2:09pm: Deng gave back $7.5MM on the $36.8MM left on his contract, according to ESPN’s Adrian Wojnarowski and Ramona Shelburne (Twitter link). By using the waive-and-stretch provision, the Lakers will have approximately $38MM in salary cap space next summer.
1:12pm: The team has waived Deng, according to the team’s Twitter feed.
10:25am: The Lakers and forward Luol Deng have agreed to a buyout that will make the veteran a free agent, Shams Charania of The Athletic was first to report. Deng will be waived and stretched, which creates financial flexibility for Los Angeles.
Before reaching a buyout with Deng, the Lakers were projected to have $25MM in cap room for next season. However, by completing this move with Deng, that figure is expected to increase to about $36-38MM, per ESPN’s Bobby Marks. That creates room for a max contract next offseason for Los Angeles.
Deng, 33, had two years and $36.8MM left on the four-year, $72MM deal that he originally signed during the summer of 2016. Since inking that contract with the Lakers, Deng never settled into the team’s rotation, ultimately becoming an expensive bench player.
Per ESPN’s Chris Haynes, Deng is expected to field interest from several contending teams in free agency.
The former two-time All-Star played in 56 games his first year with the Lakers in 2016/17, averaging a career-low 7.6 PPG and 5.3 RPG. The Lakers sat Deng late in the season to evaluate its younger players, a role Deng assumed for all of the 2017/18 campaign.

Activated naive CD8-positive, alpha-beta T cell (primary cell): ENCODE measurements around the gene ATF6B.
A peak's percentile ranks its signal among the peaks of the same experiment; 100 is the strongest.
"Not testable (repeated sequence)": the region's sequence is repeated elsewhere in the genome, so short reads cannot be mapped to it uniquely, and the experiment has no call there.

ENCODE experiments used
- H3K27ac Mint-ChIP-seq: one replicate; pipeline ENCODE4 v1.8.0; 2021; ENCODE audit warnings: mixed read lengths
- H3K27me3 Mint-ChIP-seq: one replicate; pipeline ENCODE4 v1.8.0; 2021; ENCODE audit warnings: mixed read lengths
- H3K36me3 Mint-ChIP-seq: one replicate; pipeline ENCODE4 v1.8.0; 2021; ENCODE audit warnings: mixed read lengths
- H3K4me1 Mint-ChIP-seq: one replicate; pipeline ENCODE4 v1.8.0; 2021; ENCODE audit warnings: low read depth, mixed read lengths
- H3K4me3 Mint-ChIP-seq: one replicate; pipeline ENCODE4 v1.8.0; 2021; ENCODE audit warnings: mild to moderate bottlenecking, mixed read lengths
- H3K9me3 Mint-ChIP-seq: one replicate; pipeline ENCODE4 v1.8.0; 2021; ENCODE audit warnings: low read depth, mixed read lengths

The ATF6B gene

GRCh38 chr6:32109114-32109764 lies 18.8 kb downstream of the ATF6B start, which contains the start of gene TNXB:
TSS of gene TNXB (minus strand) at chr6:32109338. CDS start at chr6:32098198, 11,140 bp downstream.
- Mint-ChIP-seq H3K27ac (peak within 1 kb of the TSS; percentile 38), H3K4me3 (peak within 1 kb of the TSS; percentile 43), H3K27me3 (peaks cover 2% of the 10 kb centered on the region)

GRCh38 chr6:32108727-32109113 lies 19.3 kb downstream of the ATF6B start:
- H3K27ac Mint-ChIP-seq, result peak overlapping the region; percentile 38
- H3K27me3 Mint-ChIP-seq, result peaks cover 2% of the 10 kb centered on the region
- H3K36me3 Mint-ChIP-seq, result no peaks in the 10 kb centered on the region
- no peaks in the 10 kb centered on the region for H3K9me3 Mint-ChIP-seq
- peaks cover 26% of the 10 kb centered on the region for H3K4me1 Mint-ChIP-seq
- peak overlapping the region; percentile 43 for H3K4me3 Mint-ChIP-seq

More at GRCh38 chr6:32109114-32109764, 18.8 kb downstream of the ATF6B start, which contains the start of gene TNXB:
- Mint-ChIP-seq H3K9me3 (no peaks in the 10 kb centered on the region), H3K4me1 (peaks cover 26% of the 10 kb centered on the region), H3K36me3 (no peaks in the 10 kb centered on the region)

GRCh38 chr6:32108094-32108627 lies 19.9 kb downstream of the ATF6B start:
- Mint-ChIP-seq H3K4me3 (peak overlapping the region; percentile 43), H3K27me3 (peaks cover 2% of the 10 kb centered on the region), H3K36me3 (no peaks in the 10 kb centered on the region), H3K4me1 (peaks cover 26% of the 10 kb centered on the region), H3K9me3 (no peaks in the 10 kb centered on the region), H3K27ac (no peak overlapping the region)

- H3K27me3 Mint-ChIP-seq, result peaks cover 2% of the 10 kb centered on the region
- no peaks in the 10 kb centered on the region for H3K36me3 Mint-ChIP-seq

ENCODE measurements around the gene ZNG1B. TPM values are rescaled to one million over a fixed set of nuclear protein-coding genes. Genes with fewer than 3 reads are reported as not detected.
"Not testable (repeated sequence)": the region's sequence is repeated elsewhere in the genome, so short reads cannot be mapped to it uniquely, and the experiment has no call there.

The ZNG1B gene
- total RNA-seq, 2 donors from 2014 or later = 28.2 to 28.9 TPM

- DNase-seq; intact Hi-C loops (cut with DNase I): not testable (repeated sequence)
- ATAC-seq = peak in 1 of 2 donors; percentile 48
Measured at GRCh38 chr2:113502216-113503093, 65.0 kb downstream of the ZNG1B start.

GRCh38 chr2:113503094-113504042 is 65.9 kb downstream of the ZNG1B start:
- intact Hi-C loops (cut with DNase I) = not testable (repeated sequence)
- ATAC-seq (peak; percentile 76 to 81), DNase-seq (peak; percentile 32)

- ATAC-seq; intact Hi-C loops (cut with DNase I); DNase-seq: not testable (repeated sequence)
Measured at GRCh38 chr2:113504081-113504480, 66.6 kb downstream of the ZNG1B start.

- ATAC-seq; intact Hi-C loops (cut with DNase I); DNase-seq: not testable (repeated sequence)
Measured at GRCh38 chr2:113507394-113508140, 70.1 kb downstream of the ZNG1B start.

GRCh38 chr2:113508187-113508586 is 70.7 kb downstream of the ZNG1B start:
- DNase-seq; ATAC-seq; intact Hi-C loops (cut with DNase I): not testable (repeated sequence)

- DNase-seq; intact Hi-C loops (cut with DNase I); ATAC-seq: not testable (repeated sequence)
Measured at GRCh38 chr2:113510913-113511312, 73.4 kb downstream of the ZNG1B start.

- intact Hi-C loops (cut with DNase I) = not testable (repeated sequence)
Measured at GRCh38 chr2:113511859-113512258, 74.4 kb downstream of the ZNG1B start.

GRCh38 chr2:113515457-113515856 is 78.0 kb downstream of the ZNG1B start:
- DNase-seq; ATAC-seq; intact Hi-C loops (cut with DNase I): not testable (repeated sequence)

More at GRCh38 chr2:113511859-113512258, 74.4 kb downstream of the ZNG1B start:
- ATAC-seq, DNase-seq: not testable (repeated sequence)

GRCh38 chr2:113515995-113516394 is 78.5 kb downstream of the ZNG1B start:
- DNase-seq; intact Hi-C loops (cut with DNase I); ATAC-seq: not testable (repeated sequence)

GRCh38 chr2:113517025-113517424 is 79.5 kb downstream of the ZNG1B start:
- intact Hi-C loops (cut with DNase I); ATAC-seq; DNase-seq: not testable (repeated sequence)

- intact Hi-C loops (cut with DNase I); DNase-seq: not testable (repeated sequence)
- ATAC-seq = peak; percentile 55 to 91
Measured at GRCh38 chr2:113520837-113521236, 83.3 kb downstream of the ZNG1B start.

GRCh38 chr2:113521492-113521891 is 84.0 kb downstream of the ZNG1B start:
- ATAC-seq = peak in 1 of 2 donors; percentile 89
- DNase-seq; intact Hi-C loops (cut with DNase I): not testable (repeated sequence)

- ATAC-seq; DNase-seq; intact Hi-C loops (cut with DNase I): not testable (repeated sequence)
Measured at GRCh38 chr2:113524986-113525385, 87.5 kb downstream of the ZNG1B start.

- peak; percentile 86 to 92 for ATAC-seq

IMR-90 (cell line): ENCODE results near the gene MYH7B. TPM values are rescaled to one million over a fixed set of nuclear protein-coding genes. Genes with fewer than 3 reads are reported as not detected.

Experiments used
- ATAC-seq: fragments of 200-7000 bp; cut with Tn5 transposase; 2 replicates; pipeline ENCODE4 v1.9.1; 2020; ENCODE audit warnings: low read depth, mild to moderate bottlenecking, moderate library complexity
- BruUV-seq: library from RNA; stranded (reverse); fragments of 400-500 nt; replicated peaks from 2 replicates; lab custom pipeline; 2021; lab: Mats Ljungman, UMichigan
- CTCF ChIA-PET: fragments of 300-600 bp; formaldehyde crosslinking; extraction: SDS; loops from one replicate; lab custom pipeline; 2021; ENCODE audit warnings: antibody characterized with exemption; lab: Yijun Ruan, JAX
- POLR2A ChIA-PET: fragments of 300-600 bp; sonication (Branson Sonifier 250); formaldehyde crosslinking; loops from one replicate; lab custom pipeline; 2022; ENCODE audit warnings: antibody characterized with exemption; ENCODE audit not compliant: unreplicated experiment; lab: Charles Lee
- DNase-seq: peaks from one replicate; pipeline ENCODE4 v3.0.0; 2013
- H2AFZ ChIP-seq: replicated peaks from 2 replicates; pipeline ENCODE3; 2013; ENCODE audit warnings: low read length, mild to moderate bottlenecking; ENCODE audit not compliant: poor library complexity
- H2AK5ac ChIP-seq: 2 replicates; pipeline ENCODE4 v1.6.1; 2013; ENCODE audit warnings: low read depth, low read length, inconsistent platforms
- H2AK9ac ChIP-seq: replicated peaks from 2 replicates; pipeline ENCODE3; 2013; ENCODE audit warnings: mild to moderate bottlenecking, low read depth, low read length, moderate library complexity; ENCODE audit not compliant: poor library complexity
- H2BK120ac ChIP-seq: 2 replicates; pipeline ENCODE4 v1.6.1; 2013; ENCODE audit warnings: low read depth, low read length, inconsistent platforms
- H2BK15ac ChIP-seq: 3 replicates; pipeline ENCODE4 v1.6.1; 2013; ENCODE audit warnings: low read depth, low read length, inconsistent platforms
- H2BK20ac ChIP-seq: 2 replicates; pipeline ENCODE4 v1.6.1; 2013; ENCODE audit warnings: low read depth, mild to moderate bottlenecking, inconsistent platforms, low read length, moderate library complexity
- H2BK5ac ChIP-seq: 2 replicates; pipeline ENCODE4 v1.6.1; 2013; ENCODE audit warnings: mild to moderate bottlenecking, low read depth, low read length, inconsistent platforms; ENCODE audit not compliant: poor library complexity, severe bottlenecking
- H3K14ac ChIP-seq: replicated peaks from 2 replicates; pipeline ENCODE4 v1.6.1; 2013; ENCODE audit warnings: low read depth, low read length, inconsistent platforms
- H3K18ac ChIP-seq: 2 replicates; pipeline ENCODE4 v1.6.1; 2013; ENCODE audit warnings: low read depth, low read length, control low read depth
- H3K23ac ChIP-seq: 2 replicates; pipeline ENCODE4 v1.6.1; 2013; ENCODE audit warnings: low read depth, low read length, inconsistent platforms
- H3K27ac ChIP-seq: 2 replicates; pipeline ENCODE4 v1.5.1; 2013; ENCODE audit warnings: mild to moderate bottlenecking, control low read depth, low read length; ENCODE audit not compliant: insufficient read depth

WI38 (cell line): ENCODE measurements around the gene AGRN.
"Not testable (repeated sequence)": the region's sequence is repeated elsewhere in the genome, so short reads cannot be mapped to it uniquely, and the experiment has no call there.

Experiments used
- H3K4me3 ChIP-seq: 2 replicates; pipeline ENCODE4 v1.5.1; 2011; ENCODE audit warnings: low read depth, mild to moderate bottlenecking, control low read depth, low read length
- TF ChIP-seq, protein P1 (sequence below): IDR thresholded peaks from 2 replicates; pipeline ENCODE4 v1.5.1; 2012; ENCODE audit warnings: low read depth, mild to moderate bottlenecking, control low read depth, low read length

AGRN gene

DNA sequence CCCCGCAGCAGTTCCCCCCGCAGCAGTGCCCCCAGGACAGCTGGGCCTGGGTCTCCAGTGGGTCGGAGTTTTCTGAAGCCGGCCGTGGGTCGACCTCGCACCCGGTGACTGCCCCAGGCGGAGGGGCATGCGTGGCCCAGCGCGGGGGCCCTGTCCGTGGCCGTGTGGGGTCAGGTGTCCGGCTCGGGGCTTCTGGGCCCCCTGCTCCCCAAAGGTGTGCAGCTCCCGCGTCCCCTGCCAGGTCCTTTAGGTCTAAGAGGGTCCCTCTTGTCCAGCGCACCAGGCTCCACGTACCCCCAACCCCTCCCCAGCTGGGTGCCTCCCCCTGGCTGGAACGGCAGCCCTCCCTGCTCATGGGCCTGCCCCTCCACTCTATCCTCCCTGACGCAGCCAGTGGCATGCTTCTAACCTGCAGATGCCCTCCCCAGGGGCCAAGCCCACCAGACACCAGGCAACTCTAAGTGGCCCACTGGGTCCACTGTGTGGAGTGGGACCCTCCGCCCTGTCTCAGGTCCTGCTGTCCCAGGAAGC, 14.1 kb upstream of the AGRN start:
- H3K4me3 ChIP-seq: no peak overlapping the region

Despite being healthy and able to play, Deng appeared in just one game this past season. The Lakers even made it publicly clear that they wanted to rid themselves of the albatross contract after the trade deadline in February.
“We wish, huh?” Johnson said with a laugh about whether or not the team was close to trading Deng (via The Orange County Register). “No, that didn’t happen. You want to make a move for us?”
While Deng was commended for his professionalism by Lakers brass, he insisted that his skills can still be effective on the right team. Speaking to K.C. Johnson of The Chicago Tribune in January, Deng said he can be an effective player on the court.
“That’s no question,” Deng said. “I’m not playing because I can’t play. If we’re going to go there, it is what it is. But I know I can play.”
In 14 NBA seasons, Deng wields career averages of 15.0 PPG, 6.1 RPG and 2.3 APG between the Bulls, Cavaliers, Heat and Lakers.